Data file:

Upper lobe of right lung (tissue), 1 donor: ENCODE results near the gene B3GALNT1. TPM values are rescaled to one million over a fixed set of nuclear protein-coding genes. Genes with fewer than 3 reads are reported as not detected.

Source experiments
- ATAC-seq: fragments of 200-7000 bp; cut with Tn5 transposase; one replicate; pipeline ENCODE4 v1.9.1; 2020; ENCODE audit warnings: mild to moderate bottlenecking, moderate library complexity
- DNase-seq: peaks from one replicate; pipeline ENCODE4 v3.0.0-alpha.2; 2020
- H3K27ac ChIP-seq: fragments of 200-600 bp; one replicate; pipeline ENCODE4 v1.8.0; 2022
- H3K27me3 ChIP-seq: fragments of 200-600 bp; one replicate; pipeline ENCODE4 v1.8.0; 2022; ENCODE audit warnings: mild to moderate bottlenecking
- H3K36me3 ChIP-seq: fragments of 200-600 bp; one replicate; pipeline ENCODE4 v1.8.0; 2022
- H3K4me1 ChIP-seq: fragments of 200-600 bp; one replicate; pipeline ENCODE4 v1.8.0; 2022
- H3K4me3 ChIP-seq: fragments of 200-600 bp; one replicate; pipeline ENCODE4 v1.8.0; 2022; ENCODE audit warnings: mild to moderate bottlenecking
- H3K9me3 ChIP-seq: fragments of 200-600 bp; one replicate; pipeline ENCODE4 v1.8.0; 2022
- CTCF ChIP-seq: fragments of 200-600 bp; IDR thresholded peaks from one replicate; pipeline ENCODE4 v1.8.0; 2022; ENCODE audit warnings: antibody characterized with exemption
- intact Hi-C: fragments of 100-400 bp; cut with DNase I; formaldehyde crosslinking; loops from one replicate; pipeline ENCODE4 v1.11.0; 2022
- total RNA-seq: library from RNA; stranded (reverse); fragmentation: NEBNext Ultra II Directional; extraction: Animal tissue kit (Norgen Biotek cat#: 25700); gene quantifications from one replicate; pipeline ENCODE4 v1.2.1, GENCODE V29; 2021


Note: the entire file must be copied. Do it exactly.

Upper lobe of right lung (tissue), 1 donor: ENCODE results near the gene B3GALNT1. TPM values are rescaled to one million over a fixed set of nuclear protein-coding genes. Genes with fewer than 3 reads are reported as not detected.

Source experiments
- ATAC-seq: fragments of 200-7000 bp; cut with Tn5 transposase; one replicate; pipeline ENCODE4 v1.9.1; 2020; ENCODE audit warnings: mild to moderate bottlenecking, moderate library complexity
- DNase-seq: peaks from one replicate; pipeline ENCODE4 v3.0.0-alpha.2; 2020
- H3K27ac ChIP-seq: fragments of 200-600 bp; one replicate; pipeline ENCODE4 v1.8.0; 2022
- H3K27me3 ChIP-seq: fragments of 200-600 bp; one replicate; pipeline ENCODE4 v1.8.0; 2022; ENCODE audit warnings: mild to moderate bottlenecking
- H3K36me3 ChIP-seq: fragments of 200-600 bp; one replicate; pipeline ENCODE4 v1.8.0; 2022
- H3K4me1 ChIP-seq: fragments of 200-600 bp; one replicate; pipeline ENCODE4 v1.8.0; 2022
- H3K4me3 ChIP-seq: fragments of 200-600 bp; one replicate; pipeline ENCODE4 v1.8.0; 2022; ENCODE audit warnings: mild to moderate bottlenecking
- H3K9me3 ChIP-seq: fragments of 200-600 bp; one replicate; pipeline ENCODE4 v1.8.0; 2022
- CTCF ChIP-seq: fragments of 200-600 bp; IDR thresholded peaks from one replicate; pipeline ENCODE4 v1.8.0; 2022; ENCODE audit warnings: antibody characterized with exemption
- intact Hi-C: fragments of 100-400 bp; cut with DNase I; formaldehyde crosslinking; loops from one replicate; pipeline ENCODE4 v1.11.0; 2022
- total RNA-seq: library from RNA; stranded (reverse); fragmentation: NEBNext Ultra II Directional; extraction: Animal tissue kit (Norgen Biotek cat#: 25700); gene quantifications from one replicate; pipeline ENCODE4 v1.2.1, GENCODE V29; 2021